Sarcomas are tumors that arise from connective tissues such as
muscle, fat, nerves, and bone. As such, they can occur in any area of
the body. There are over 50 different histologic subtypes of sarcoma,
including desmoid tumors.
The primary treatment for most sarcomas is an operation to remove the
tumor if it is symptomatic or has not spread to other locations.
Specially trained cancer surgeons from the Department of Surgery adhere
to the principles of sarcoma surgery and work as part of a
multidisciplinary team to develop the optimal treatment strategy for
each particular sarcoma.
Sarcomas occurring within the abdomen and retroperitoneum are often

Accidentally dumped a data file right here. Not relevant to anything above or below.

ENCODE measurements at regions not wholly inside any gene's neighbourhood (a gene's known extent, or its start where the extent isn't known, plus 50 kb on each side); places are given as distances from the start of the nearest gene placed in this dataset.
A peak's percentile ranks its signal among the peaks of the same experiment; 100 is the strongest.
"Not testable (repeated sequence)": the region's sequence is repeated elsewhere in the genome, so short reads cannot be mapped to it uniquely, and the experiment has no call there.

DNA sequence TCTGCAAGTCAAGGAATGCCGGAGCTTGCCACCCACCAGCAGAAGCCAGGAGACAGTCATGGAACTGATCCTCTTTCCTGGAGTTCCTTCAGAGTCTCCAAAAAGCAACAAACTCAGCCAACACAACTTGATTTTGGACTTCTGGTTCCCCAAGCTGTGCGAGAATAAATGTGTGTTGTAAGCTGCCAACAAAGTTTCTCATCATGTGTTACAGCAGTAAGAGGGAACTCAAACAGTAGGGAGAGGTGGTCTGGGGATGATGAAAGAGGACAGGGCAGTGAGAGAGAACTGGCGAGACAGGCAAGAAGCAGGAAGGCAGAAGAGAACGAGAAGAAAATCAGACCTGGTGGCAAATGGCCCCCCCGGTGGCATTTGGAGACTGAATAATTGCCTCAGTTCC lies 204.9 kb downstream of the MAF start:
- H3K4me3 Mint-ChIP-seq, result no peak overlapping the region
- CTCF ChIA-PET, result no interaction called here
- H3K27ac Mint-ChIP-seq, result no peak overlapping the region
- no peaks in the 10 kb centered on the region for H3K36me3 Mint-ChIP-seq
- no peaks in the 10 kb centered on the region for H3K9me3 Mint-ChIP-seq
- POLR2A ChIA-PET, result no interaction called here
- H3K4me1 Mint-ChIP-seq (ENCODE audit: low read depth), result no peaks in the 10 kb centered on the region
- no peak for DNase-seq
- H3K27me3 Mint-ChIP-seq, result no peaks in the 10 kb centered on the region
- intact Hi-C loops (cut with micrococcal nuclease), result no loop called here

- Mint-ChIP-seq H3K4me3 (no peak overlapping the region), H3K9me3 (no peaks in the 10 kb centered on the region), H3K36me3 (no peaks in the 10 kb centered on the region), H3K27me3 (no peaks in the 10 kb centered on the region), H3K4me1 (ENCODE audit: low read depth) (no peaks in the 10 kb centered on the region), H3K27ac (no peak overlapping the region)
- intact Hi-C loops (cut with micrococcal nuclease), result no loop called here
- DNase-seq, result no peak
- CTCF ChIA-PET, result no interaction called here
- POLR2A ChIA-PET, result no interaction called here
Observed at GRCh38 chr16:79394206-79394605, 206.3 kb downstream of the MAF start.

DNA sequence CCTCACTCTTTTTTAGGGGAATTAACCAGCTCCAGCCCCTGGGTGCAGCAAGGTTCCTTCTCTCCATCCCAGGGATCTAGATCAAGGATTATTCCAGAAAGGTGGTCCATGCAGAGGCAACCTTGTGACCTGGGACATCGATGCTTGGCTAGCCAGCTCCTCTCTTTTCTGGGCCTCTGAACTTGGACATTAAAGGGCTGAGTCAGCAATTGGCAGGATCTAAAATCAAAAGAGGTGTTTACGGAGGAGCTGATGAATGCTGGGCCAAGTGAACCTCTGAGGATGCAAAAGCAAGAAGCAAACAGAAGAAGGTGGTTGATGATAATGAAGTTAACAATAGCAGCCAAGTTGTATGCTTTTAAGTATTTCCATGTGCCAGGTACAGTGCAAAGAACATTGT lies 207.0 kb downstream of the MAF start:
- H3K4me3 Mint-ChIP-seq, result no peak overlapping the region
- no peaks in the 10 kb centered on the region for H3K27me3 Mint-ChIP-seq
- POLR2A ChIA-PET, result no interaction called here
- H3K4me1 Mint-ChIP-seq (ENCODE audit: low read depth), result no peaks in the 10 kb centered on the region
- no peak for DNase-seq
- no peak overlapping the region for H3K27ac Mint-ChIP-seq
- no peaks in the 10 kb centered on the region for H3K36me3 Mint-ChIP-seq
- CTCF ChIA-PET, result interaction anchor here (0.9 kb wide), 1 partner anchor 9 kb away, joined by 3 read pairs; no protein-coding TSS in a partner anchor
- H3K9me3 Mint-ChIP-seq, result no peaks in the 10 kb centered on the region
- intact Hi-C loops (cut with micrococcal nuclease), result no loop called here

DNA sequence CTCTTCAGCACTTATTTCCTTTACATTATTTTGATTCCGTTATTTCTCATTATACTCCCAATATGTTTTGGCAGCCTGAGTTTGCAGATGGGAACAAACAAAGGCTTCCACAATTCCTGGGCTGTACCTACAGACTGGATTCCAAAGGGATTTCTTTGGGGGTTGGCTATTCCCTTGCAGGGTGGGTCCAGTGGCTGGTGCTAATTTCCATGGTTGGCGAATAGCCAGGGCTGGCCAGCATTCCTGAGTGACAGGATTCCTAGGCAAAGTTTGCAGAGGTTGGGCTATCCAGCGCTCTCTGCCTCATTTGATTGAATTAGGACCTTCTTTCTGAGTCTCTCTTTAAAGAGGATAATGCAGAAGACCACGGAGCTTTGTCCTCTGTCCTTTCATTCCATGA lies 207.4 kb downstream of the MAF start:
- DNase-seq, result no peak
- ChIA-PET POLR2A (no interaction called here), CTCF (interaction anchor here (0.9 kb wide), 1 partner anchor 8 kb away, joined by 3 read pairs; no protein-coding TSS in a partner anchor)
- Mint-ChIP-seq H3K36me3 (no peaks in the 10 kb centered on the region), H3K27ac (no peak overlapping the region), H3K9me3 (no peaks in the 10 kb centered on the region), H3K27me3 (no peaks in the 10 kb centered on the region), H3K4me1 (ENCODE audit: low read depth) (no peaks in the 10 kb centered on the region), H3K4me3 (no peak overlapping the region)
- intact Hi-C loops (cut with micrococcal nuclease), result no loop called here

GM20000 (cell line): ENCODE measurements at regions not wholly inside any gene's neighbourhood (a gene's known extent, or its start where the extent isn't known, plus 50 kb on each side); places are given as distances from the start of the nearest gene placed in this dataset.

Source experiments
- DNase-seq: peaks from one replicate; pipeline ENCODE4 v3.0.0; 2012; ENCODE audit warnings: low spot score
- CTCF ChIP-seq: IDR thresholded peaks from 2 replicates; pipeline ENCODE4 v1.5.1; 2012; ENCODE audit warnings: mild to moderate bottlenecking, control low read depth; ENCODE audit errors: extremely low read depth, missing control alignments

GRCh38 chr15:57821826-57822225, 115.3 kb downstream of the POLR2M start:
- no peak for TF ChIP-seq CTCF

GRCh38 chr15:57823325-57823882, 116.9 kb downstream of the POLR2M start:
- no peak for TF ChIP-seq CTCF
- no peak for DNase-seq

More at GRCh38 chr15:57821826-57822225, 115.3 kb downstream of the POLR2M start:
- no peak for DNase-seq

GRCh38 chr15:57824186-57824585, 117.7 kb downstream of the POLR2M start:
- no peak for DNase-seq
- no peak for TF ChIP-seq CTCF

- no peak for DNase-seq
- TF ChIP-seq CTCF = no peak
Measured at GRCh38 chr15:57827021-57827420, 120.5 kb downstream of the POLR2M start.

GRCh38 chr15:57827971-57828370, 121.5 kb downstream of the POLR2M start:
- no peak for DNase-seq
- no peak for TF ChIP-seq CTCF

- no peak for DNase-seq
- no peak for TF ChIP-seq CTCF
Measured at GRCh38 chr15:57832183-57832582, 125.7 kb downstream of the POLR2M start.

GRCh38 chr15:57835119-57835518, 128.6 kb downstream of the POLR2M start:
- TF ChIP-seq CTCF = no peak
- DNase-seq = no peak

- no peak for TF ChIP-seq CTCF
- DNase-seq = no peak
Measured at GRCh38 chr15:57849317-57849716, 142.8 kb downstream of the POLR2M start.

complex tumors involving multiple other organs or structures. Specially
trained cancer surgeons use their judgment and considerable experience
working with other physicians and surgeons to design an operation that
removes the tumor while preserving critical structures or reconstructing
major blood vessels.
For patients with localized sarcomas that cannot be completely
removed by conventional techniques, our surgeons have pioneered a
technique of radiofrequency assisted debulking of large symptomatic abdominal and pelvic tumors. (link to publication)
Sarcomas of the extremity (arm or leg) require pre-operative planning
to optimize the chance of controlling the tumor while preserving as
much normal motor function as possible. For example, tumors occurring on
the extremities may require radiation therapy either before of after an
operation to reduce the risk of recurrence. Other techniques to
preserve limb function include heated isolated limb infusion of high dose chemotherapy and plastic reconstructive techniques.